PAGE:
Abraham de Moivre the son of a surgeon was born in Vitry-le-François on 26 May 1667. Although a Huguenot, he was initially educated at the Christian Brothers’ Catholic school. At the age of eleven he moved to Protestant Academy at Sedan, where he studied Greek. As a result of the increasing religious tension the Protestant Academy was suppressed in 1682 and de Moivre moved to Saumur to study logic. By this time he was teaching himself mathematics using amongst others Jean Prestet’s Elémens desmathématiquesand Christiaan Huygens’ De Rationciniis in Ludo Aleae, a small book on games of chance. In 1684 he moved to Paris to study physics and received for the first time formal teaching in mathematics from Jacques Ozanam a respected and successful journeyman mathematician.

Although it is not known for sure why de Moivre left France it is a reasonable assumption that it was Edict of Fontainebleau that motivated this move. Accounts vary as to when he arrived in London with some saying he was already there in 1686, others that he first arrived a year later, whilst a different account has him imprisoned in France in 1688. Suffering the fate of many a refugee de Moivre was unable to find employment and was forced to learn his living as a private maths tutor and through holding lectures on mathematics in the London coffee houses, the so-called Penny Universities.

Shortly after his arrival in England, de Moivre first encountered Newton’s Principia, which impressed him greatly. Due to the pressure of having to earn a living he had very little time to study, so according to his own account he tore pages out of the book and studied them whilst walking between his tutoring appointments. In the 1690s he had already become friends with Edmund Halley and acquainted with Newton himself. In 1695 Halley communicated de Moivre’s first paper Methods of Fluxions to the Royal Society of which he was elected a member in 1697.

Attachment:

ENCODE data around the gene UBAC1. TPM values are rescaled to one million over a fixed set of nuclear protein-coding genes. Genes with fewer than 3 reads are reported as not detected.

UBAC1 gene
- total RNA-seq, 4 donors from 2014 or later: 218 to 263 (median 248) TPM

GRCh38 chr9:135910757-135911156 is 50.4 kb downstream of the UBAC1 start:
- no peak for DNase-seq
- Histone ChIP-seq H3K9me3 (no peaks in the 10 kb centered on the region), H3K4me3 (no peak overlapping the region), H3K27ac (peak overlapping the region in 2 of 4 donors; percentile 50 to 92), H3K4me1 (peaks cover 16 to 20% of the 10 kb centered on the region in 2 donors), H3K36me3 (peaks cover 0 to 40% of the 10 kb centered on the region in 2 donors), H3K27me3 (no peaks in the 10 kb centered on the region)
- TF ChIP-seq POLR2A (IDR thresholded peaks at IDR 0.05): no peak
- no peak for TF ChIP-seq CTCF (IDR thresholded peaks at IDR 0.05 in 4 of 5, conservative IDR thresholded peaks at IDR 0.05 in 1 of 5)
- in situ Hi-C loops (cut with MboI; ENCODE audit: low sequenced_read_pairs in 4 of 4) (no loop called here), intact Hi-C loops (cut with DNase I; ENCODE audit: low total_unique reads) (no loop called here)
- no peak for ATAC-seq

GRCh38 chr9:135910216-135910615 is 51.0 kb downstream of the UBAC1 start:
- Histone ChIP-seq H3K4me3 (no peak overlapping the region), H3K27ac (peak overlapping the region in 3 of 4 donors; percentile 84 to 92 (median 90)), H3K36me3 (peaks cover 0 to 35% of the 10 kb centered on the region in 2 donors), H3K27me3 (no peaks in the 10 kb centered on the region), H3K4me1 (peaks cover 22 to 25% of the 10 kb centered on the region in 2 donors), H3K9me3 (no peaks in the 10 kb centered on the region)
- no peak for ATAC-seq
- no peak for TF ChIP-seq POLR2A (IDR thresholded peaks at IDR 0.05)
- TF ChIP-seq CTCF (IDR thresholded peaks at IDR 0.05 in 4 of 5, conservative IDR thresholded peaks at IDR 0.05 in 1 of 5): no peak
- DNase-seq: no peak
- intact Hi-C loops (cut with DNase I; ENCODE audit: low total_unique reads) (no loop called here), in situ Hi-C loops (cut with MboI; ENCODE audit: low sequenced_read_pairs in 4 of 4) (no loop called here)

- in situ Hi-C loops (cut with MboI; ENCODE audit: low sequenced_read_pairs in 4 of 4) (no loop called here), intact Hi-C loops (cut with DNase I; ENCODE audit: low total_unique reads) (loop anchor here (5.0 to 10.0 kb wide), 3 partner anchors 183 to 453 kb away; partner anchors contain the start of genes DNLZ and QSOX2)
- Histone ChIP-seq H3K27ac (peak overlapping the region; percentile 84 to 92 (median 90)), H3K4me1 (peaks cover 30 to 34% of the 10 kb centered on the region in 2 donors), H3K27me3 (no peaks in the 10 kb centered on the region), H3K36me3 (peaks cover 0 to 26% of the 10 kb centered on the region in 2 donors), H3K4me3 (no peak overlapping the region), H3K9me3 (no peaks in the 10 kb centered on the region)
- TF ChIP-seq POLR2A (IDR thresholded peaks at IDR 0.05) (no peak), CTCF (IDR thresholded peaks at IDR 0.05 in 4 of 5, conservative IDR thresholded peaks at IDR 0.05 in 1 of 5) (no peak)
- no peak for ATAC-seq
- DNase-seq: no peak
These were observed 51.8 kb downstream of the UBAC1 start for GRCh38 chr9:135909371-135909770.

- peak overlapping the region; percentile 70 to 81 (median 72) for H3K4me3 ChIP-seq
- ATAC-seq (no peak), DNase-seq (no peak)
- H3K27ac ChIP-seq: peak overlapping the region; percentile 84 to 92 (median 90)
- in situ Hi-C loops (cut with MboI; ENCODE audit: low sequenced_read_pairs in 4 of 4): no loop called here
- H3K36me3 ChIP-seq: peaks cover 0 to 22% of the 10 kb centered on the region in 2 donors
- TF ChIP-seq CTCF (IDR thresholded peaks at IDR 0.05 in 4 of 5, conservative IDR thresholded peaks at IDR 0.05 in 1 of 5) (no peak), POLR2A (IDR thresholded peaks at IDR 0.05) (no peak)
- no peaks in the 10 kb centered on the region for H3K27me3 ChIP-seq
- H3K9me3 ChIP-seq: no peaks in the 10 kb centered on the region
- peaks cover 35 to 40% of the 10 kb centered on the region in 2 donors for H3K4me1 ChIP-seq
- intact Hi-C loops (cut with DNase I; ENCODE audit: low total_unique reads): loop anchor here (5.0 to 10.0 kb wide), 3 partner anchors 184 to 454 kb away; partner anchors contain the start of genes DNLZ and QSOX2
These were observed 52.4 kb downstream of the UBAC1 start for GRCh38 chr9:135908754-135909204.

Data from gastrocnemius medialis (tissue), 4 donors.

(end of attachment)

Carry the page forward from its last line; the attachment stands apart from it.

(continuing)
Edmund Halley portrait by Thomas Murray Source: Wikipedia Commons

In 1710 de Moivre, now an established member of Newton’s inner circle, was appointed to the Royal Society Commission set up to determine whether Newton or Leibniz should be considered the inventor of the calculus. Not surprisingly this Commission found in favour of Newton, the Society’s President.

De Moivre produced papers in many areas of mathematics but he is best remembered for his contributions to probability theory. He published the first edition of The Doctrine of Chances: A method of calculating the probabilities of events in playin 1718 (175 pages).


Title page of he Doctrine of Chances: A method of calculating the probabilities of events in playin 1718

An earlier Latin version of his thesis was published in the Philosophical Transactionsof the Royal Society in 1711. Although there were earlier works on probability, most notably Cardano’s Liber de ludo aleae(published posthumously 1663), Huygens’De Rationciniis in Ludo Aleaeand the correspondence on the subject between Pascal and Fermat, De Moivre’s book along with Jacob Bernoulli’s Ars Conjectandi(published posthumously in 1713) laid the foundations of modern mathematical probability theory. There were new expanded editions of The Doctrine of Chance sin 1738 (258 pages) and posthumously in 1756 (348 pages).

De Moivre is most well known for the so-called De Moivre’s formula, which he first

(cos θ + i sin θ)n = cos n θ + i sin n θ

published in a paper in 1722 but which follows from a formula he published in 1707. In his Miscellanea Analytica from 1730 he published what is now falsely known as Stirling’s formula, although de Moivre credits James Stirling (1692–1770) with having improved his original version.

Although a well known mathematician, with a Europa wide reputation, producing much original mathematics de Moivre, the refugee (he became a naturalised British citizen in 1705), never succeeded in obtaining a university appointment and remained a private tutor all of his life, dying in poverty on 27 November 1754. It is claimed that he accurately predicted the date of his own death.








Filed under Autobiographical, History of Mathematics, Newton, Uncategorized

The Renaissance Mathematicus – A users guide

It occurred to me that over the recent months and years I have acquired a whole new crop of readers, who I have not welcomed or explained the house rules and so to rectify this omission, I have written this post.